Bucks hand Warriors first home loss
Over the past three-plus weeks, as they steamrolled through the early part of their schedule, the Warriors appeared poised to quash even the faintest of hopes for competitive balance in the NBA.
But in its 134-111 loss to the Bucks on Thursday night at Oracle Arena, Golden State shed its air of invincibility, showing that it is, in fact, beatable. With forward Draymond Green sidelined because of a sprained right foot and toe, the Warriors looked out of sorts on both sides of the court as they toiled to their biggest blowout since a 40-point defeat to Utah on April 10.
Unable to string together stops, Golden State was well behind Milwaukee by the time Warriors point guard Stephen Curry hobbled to the locker room late in the third quarter with a left adductor strain. His injury appeared to come several minutes earlier when he grimaced after attempting to block Eric Bledsoe’s lob pass to Giannis Antetokounmpo.
Curry finished with 10 points on 5-for-14 shooting — including 0-for-4 from three-point range — to go with four fouls and two turnovers. Though no update was immediately available on his health, Curry is expected to have an MRI exam Friday.
“You’re always concerned for your teammates, but I’m sure he’ll be all right,” forward Jonas Jerebko said. “We’ve got a great training staff, so I’m sure he’ll be fine.”
After seeing its eight-game winning streak end, Golden State is forced to grapple with the fact that even one of the most loaded rosters in NBA history is vulnerable to injuries to key players. Though the injuries to Green or Curry don’t appear to be serious, the Warriors will be cautious with both All-Stars.
As Golden State awaits more details on the status of Green and Curry, it has plenty to glean from the video of Thursday’s drubbing. Gone was the team that had cruised to the Western Conference’s best record at 10-1. Without their emotional leader in Green on the floor, the Warriors were slow switching off screens and getting hands on Milwaukee’s top options.
To pour in a game-high 26 points, Bledsoe needed only 12 shots. Antetokounmpo made 10 of his 11 free-throw attempts and scored 13 of his 24 points in the decisive second quarter.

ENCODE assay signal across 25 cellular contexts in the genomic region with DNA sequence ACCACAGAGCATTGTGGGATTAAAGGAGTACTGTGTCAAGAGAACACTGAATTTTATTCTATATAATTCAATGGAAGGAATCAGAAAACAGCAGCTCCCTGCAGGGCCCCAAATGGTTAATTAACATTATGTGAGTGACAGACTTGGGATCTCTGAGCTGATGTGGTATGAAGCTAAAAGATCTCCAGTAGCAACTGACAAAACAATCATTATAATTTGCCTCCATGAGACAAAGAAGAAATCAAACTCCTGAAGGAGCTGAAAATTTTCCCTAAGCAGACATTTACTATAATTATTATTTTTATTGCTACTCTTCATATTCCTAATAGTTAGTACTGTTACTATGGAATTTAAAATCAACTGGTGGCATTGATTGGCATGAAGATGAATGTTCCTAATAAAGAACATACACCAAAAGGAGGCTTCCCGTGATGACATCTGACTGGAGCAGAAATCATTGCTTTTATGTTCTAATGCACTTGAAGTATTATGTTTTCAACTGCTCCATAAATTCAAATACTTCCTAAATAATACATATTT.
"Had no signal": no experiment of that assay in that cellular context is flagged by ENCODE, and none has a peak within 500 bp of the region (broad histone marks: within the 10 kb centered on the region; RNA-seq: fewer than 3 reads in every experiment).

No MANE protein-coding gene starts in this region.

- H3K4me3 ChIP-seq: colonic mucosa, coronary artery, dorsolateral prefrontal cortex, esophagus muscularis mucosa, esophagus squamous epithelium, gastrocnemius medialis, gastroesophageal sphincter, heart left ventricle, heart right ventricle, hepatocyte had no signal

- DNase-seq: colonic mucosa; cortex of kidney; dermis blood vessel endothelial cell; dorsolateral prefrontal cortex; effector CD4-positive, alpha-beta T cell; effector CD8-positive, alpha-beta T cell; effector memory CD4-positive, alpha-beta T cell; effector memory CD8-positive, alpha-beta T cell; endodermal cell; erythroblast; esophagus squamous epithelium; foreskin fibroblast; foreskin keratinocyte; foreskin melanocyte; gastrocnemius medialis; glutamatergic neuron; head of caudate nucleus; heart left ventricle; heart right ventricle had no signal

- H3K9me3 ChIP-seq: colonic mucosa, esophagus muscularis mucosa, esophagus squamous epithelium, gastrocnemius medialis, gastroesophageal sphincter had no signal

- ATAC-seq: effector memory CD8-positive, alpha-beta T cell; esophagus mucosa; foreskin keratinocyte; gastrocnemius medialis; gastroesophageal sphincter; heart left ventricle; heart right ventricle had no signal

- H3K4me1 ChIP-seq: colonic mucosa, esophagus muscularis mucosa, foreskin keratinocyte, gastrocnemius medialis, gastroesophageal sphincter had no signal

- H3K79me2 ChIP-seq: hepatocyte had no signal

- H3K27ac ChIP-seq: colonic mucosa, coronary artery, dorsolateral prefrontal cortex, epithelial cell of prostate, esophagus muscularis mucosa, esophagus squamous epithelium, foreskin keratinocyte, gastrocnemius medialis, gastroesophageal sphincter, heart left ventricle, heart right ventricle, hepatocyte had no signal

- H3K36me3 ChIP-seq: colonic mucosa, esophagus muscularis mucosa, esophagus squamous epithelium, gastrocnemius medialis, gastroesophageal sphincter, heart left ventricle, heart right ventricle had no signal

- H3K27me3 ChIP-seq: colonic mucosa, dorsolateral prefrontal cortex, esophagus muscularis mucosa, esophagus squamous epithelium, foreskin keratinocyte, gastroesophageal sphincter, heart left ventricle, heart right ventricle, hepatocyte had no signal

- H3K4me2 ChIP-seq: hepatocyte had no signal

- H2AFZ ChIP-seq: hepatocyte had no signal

With Malcolm Brogdon (20 points), Khris Middleton (17 points) and Pat Connaughton (15 points) providing worthy complements, the Bucks shot 51.5 percent from the field, including 43-for-66 (65.2 percent) on two pointers. Perhaps most concerning to Golden State head coach Steve Kerr was that his team seemed to give up midway through the third quarter on a night it was out-rebounded 46-38.
“They shot a lot of free throws to start the game,” Warriors forward Kevin Durant said. “They had a set defense, and I thought they did a great job of really guarding me, Steph and Klay (Thompson) with two guys. … They forced us to pass the ball to the other two guys in the game, and kind of threw us off on offense a bit.”
Added Kerr: “I think we got a little complacent. We won the last eight games, and we were feeling pretty good about ourselves. It was just one of those nights.”
Durant wasn’t much better than Curry, missing nine of his 15 shots and committing six turnovers. The Warriors’ three available All-Stars — Curry, Durant and Thompson — finished with a combined plusminus of minus-82.
It all was a far cry from the joyful, cohesive brand of basketball Golden State had been playing.
The question now is whether Thursday’s dud was a one-night blip or a sign of something more worrisome. If Green or Curry have to miss extended time, will the Warriors rally together or wilt in the face of this season’s first bout of adversity?
“They came in and kicked our ass,” Jerebko said. “Hats off to them. We’ve got to get into the lab tomorrow and look at it. We’ll be fine.”
Stephen Curry, who left in the third quarter with an injury, reacts after being called for a foul against the Bucks.